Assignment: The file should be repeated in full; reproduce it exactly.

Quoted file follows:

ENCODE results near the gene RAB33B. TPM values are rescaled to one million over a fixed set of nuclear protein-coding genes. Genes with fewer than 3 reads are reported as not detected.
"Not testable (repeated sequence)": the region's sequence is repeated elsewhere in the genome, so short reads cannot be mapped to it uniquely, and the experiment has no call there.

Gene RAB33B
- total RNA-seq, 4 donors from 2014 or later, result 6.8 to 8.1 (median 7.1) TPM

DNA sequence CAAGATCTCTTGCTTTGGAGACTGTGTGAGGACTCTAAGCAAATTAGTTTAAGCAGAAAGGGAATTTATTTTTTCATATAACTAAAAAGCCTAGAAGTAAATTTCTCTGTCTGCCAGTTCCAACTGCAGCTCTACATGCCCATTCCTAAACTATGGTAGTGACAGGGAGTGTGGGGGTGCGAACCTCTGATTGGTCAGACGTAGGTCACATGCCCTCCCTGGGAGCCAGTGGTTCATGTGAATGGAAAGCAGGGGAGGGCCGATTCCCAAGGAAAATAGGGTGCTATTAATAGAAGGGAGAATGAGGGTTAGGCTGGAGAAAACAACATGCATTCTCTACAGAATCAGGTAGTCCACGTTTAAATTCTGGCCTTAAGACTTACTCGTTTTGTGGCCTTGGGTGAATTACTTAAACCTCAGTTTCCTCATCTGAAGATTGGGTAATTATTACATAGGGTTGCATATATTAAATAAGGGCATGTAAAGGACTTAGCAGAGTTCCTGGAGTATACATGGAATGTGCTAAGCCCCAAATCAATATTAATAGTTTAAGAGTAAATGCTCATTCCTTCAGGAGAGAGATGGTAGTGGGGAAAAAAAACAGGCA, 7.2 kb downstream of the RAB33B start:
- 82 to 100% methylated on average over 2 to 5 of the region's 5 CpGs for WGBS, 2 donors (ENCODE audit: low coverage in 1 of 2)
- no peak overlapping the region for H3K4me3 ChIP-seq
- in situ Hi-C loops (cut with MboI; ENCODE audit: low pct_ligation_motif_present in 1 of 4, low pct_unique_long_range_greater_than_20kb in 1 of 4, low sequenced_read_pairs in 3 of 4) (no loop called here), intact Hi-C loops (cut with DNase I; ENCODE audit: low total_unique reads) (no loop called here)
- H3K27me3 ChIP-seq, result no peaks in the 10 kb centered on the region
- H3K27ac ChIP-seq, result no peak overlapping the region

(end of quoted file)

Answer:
ENCODE results near the gene RAB33B. TPM values are rescaled to one million over a fixed set of nuclear protein-coding genes. Genes with fewer than 3 reads are reported as not detected.
"Not testable (repeated sequence)": the region's sequence is repeated elsewhere in the genome, so short reads cannot be mapped to it uniquely, and the experiment has no call there.

Gene RAB33B
- total RNA-seq, 4 donors from 2014 or later, result 6.8 to 8.1 (median 7.1) TPM

DNA sequence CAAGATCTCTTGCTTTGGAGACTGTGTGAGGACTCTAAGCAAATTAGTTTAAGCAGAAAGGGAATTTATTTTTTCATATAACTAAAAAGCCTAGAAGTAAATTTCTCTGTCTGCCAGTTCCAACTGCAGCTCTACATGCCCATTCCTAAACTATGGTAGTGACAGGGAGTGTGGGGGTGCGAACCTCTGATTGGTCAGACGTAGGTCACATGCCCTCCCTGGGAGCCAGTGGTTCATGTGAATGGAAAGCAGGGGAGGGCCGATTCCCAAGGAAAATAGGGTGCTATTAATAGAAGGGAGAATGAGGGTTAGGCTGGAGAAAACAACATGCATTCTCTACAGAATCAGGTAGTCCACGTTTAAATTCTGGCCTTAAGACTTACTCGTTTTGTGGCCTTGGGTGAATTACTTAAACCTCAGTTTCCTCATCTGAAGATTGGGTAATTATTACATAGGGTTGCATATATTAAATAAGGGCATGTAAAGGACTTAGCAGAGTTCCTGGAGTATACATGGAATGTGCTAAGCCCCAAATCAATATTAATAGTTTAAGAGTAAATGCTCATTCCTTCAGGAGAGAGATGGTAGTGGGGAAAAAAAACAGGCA, 7.2 kb downstream of the RAB33B start:
- 82 to 100% methylated on average over 2 to 5 of the region's 5 CpGs for WGBS, 2 donors (ENCODE audit: low coverage in 1 of 2)
- no peak overlapping the region for H3K4me3 ChIP-seq
- in situ Hi-C loops (cut with MboI; ENCODE audit: low pct_ligation_motif_present in 1 of 4, low pct_unique_long_range_greater_than_20kb in 1 of 4, low sequenced_read_pairs in 3 of 4) (no loop called here), intact Hi-C loops (cut with DNase I; ENCODE audit: low total_unique reads) (no loop called here)
- H3K27me3 ChIP-seq, result no peaks in the 10 kb centered on the region
- H3K27ac ChIP-seq, result no peak overlapping the region